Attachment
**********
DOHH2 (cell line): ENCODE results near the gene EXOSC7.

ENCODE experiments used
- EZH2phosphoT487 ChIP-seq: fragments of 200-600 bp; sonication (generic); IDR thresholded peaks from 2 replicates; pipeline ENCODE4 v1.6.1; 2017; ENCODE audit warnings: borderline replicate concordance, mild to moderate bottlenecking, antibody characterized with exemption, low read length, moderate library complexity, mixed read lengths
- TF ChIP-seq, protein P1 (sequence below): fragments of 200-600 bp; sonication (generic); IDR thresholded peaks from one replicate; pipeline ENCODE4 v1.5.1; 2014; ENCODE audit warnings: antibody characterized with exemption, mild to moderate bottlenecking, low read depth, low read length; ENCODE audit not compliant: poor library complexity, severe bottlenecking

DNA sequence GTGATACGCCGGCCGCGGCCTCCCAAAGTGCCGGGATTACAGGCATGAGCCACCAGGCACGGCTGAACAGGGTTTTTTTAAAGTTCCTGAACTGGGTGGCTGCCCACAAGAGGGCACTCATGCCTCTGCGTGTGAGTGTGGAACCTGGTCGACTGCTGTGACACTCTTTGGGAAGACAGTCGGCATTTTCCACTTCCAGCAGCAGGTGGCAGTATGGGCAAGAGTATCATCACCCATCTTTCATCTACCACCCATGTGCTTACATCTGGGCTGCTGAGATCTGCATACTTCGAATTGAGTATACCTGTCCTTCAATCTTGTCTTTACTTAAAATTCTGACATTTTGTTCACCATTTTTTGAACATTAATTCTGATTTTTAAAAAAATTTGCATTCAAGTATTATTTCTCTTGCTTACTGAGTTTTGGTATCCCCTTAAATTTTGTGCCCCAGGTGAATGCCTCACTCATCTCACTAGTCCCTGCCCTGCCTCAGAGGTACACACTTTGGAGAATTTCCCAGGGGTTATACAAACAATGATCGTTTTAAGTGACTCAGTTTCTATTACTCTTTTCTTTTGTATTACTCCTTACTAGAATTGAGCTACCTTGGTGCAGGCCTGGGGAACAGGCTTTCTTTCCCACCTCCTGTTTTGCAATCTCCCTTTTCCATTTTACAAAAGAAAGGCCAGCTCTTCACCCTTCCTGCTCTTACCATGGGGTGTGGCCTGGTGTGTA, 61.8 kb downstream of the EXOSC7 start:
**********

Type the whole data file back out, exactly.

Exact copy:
DOHH2 (cell line): ENCODE results near the gene EXOSC7.

ENCODE experiments used
- EZH2phosphoT487 ChIP-seq: fragments of 200-600 bp; sonication (generic); IDR thresholded peaks from 2 replicates; pipeline ENCODE4 v1.6.1; 2017; ENCODE audit warnings: borderline replicate concordance, mild to moderate bottlenecking, antibody characterized with exemption, low read length, moderate library complexity, mixed read lengths
- TF ChIP-seq, protein P1 (sequence below): fragments of 200-600 bp; sonication (generic); IDR thresholded peaks from one replicate; pipeline ENCODE4 v1.5.1; 2014; ENCODE audit warnings: antibody characterized with exemption, mild to moderate bottlenecking, low read depth, low read length; ENCODE audit not compliant: poor library complexity, severe bottlenecking

DNA sequence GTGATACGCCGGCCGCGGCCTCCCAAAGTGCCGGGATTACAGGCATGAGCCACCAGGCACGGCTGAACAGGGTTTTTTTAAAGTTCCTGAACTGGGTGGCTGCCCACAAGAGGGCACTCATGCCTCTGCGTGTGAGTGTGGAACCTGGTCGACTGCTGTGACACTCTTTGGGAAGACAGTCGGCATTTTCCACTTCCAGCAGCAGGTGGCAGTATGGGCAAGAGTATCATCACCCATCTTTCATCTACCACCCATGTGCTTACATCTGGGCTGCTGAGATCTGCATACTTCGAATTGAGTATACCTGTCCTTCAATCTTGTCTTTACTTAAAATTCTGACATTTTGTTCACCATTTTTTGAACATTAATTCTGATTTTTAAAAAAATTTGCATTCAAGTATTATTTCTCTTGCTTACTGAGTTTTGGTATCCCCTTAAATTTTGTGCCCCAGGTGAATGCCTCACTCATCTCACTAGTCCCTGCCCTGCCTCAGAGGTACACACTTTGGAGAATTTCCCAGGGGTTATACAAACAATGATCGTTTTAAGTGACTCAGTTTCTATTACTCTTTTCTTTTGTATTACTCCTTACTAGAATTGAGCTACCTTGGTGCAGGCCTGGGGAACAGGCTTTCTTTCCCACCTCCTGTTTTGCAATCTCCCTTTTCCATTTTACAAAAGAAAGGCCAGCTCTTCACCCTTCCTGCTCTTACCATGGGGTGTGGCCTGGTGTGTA, 61.8 kb downstream of the EXOSC7 start: